Last week I attended a town hall meeting at The Recording Academy - Los Angeles Chapter with Rep. Judy Chu and others. It seems like there are very few times when you can say that someone in Congress "gets it" but this was one of them. There are several issues artists and songwriters are up against in the fight to be compensated for our creations. Too many people think it's ok to use music for free to sell billions of dollars in advertising, products, TV shows, etc., that only go in the pockets of big business, radio stations, websites, tech companies and sadly some TV production companies and networks who should know better. As someone said last night, music sells everything but music. Sad but true. The bs rock star life you see on TV and movies is NOT the reality of 99% of music creators so if you truly love music I urge you not to buy into that thinking and learn a little about how music creators are paid. If you are a musician who doesn't understand how you are paid for your recorded works I strongly urge you to understand this portion of the business. It's not that hard and the info is available through many reputable sources includingGRAMMYs on the Hill, Music First Coalition, I Respect Music Org, your PRO, etc. The copyright issue in particular doesn't just affect musicians, it will affect anyone who creates and copyrights their work. The Congresswoman along with about 50 other Reps from both sides of the aisle are involved in trying stop the devaluation of music and other creative works and the loss of jobs that these creative industries support. Please take a look at what they are doing here: http://creativerightscaucus-chu.house.gov/. In addition Grammys on the Hill is looking for artists who would like to join them for this year's event in Washington DC scheduled for April 2-3. You can find out more info here: http://www.grammy.org/recording-academy/advocacy/goth.

These are complex and multi-layered issues and I'm only providing some BRIEF info on some of the issues so that people might take a closer look at each through the links I am providing and decide for themselves. It's one thing to give a fan a song or cd it's a whole other thing to have that song used to sell products or advertising and not be compensated for it.

1. Artists/performers are not paid for radio play. Thanks to the NAB/Nat'l Assn. of Broadcasters army of lobbyists, the US does not pay the artists you hear on the radio, never has. You know who else doesn't pay artist for airplay? Places like Iran and N. Korea. Great company to be in, way to go USA. There is a new article in Newsweek explaining this issue in a very simple and straightforward way:http://mag.newsweek.com/2014/02/21/putting-price-radio-play.html Only songwriters/publishers are compensation, and thank god for that, but they only receive pennies per play and that's only if their PRO tracks the plays. Unfortunately, the PRO's really only take a poll of plays so the same Top 40 songs, classics and standards ever get a check. Blah, blah, blah, that's another issue… Check out Music First and I Respect Music for more info on how to help. A simple email to your Rep goes a long way.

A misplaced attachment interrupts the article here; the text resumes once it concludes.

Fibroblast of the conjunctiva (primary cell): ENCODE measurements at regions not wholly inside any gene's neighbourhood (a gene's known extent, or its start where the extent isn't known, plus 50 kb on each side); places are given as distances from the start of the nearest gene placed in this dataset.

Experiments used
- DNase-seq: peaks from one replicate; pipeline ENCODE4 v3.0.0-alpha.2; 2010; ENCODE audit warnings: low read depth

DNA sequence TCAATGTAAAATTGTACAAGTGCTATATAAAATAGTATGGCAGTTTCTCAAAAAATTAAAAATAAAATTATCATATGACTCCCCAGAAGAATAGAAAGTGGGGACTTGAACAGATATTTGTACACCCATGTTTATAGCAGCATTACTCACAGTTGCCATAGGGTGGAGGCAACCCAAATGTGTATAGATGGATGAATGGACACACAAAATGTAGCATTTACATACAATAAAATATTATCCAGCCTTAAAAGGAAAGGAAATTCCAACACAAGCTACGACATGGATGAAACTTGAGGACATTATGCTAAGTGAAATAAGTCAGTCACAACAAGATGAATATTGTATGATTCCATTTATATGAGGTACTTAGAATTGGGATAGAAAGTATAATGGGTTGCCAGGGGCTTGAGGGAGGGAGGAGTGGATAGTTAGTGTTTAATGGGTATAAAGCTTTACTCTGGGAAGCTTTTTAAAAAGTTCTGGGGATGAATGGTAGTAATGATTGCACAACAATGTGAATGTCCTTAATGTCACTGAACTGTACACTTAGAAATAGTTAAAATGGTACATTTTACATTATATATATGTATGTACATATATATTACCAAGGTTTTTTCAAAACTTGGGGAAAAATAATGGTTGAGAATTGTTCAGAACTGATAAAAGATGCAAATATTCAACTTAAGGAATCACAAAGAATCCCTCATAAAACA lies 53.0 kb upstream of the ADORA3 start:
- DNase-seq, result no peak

2. Streaming royalty rates. Music streaming companies such as Pandora and others are trying to get the Copyright Royalty Board to lowered the ridiculously low royalty rate while their execs cash out millions in stock options! On average, the number of times a song has to be played in order for the creator to make just $.08 cents is 1000 times!!! Co-writers/publishers all have to split that $.08 btw. Hey, it's better than having it stolen from me but not by much! There is also a divide and conquer mentality with many of these companies who are trying to strike deals directly with the 3 remaining major labels. Only the major labels and the tech companies will benefit from these deals. Let's be realistic streaming radio is here to stay, whether some artists like it or not, so let's work together to make sure we are compensated. The reason we are in this situation in the first place is because music people (mostly big labels and RIAA) dug in their heels when all this started instead of getting on board and trying to work with the emerging technologies. We all love how new technologies help us create and listen to music. Let's just be sure it's done legally. The big labels are going to take care of themselves but if you are an indie artist, or fan who loves indie artists, then let your reps know it's not ok to lower the royalty rate.

3. Overhaul of copyright laws. Tech companies and other types of businesses are trying to strip away copyright protect and terms to use content for free while they charge the public to use their devices, sites, etc. Well, that seems like a no-brainer issue to me. Target doesn't get it's "contents" for free neither should these guys. This is one we should all be concerned with no matter your business.

4. Piracy – as a nation we lose billions in revenue to internet piracy. Intellectual property of all types is one of our country's greatest assets and must be protected. Again, to me this is a no-brainer but for the most part the same person who has no trouble illegally downloading a music file or movie would never think of shoplifting. Guess what. Same thing.

Remember big biz has lobbyists in Washington 24/7 and that's tough to compete with but not impossible. The rest of us can write letters, call, email and get involved with some of the links I've provided. Thanks for reading
http://creativerightscaucus-chu.house.gov/

http://www.grammy.org/recording-academy/advocacy/goth

http://irespectmusic.org/

http://musicfirstcoalition.org/

http://mag.newsweek.com/2014/02/21/putting-price-radio-play.html

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